Find following interaction with Pawan, a software engineer from Bangalore who has made over 400% on his trading capital with consistent profitable trades during the 60-day challenge.
Education: B.Tech (Computer Science)
Profession: Software Engineer
Hobbies: Teaching Quants to students preparing for CAT and playing badminton.
Following is the interaction on July 19, 2013.
You don’t seem to come from a capital market background, how did you get into trading markets?
When I joined a software company, I had a lot of my colleagues who were already trading the markets who introduced me to it. The interest developed, and when I was abroad on work for 1.5 years I spent time researching and developed my trading skills.
What type of a trader are you?
I trade both intraday and positional. Intraday trading is usually via options and positional trades using futures, but most of my trades are positional futures. I never keep my option positions open for the next day, they are always squared off intraday.
What do you trade on?
I prefer trading only on Nifty futures and options. Nifty options for intraday and futures for positional trades.
What is your bet size? How much % of the capital do you bet every time you trade?
Usually my bets are never more than 25% of my trading capital.
As Nithin’s favourite quote says, “If you don’t bet, you can’t win. If you lose all your chips, you can’t bet.” So you have to make sure that you won’t blow your account in a single trade. You have to make sure that you should be in this game for a longer period rather than coming and vanishing in weeks and then cribbing that trading is gambling.
What do you follow, Technical Analysis, Fundamental Analysis or anything else?
I rely completely on Technical Analysis.
You have made a fantabulous return on your capital, up 400% in 60 trading days! Anything that you can share with fellow traders?
Every trader has a different style, but I believe that the bigger the time frame on which you trade, the better it is for your health and ledger. To filter all the short term noise, I use the hourly charts.
I am a trend follower and I don’t keep a target for profits. When I get into the trade I define the stop loss to know the risk of the trade. The stops keep getting pushed higher when market goes in my favor and if you look at most of my trades I never put target orders to exit, usually the market stops me out.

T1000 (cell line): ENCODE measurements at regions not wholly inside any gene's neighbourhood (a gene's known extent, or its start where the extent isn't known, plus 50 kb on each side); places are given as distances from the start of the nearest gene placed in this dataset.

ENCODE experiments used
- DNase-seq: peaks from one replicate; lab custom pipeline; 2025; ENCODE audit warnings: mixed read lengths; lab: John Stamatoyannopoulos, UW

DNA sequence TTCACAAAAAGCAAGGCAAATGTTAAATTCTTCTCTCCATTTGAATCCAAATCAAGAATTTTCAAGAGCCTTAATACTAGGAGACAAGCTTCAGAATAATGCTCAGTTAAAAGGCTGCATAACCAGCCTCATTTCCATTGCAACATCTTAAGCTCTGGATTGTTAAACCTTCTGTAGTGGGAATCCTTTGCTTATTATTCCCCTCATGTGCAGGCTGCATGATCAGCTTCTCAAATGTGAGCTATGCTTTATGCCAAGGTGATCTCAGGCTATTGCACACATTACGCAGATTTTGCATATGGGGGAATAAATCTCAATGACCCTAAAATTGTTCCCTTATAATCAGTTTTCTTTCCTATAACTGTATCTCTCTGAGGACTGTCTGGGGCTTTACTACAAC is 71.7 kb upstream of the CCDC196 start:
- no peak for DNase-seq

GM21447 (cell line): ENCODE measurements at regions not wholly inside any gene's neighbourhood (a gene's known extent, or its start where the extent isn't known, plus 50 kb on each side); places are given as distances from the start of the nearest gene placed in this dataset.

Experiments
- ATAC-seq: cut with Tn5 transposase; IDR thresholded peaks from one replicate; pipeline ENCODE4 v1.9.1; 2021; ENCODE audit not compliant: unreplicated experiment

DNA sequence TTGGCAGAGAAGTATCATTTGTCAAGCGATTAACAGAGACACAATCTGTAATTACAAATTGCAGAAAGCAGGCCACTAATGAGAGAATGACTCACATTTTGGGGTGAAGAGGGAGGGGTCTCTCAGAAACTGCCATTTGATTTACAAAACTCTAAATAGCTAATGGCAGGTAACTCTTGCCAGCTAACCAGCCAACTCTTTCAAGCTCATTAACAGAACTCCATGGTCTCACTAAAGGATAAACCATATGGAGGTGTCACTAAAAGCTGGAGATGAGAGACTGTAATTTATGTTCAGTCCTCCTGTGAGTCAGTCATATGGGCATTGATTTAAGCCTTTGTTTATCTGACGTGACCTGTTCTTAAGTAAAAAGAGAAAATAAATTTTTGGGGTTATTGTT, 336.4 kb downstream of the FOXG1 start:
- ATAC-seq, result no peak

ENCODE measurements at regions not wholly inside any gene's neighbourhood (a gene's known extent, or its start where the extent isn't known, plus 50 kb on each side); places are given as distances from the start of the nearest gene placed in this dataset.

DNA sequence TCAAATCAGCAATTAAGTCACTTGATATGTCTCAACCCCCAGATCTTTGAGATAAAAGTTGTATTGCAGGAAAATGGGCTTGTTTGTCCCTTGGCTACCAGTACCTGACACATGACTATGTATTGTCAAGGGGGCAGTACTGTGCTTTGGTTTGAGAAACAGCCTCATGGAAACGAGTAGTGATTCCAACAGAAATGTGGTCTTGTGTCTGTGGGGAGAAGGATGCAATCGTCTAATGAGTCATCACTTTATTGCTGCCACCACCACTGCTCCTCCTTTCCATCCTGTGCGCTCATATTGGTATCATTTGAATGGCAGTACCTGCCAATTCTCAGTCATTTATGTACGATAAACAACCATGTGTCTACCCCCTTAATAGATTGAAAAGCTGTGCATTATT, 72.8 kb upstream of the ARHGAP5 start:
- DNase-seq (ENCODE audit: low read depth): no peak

Let’s take a hypothetical situation – I have a long position and want to book Nifty longs at 5940 level. Nifty is currently trading at around 5920. Now there are two scenarios: either it will take a U-turn before touching the 5940 level or it will go past 20-30 points 5940. In both the cases I will repent – In the first case, “Why was I so greedy? I should have sold it at a lesser price.” In the second case, “Why did I sell it at 5940? I should have held onto my temptation to book a profit.” I will only feel good when I sell at 5940 and Nifty takes a U-turn right after that point. At that time I will feel on top of the world. But how many times can it happen? The answer is – very rarely.
Until and unless we take out this feeling of regret (should have done that, would have done that) out of trading, it’s very difficult to be successful. In the month of April I had made more than 600-700 points because Nifty zoomed up from 5500 to 6200 Levels, and it went up without giving any major pullbacks. So if I would have booked just because I want 40-50 points per trade, I wouldn’t have made that much money. It’s not that I was not stopped out in between. I was stopped out, but my system is a trend following system and it gave me re-entries again. So my one advice to traders – Trend following is the best way to sustain in market.
Any advice for others?
1. Try to make a continuous trading system, which means you will be either long or short at any time in the market. You won’t feel left out if there is any major move on either side, but because you are following the trend, you will most likely be with the move. Make sure to have the stops to ensure that the loss is minimal if it goes against you. Such systems can go wrong in range bound markets, so be careful while designing the system.
2. Don’t overtrade. I believe this is the biggest mistake made especially by beginner/novice traders. Because markets don’t move in a linear fashion, traders mistake a small retracement for a trend change. With every such small illusive move, traders tend to change their stand and convert short to long and vice versa very frequently and overtrade.
How do we avoid overtrading? Start working on larger time frames, move to hourly charts rather than minute charts, you will get lesser signals, wider stops and will remove all small intermittent noise.
Trading full time.
We thank Pawan for sharing insights and wish him all the best for his future endeavours.
Do check out the other Winners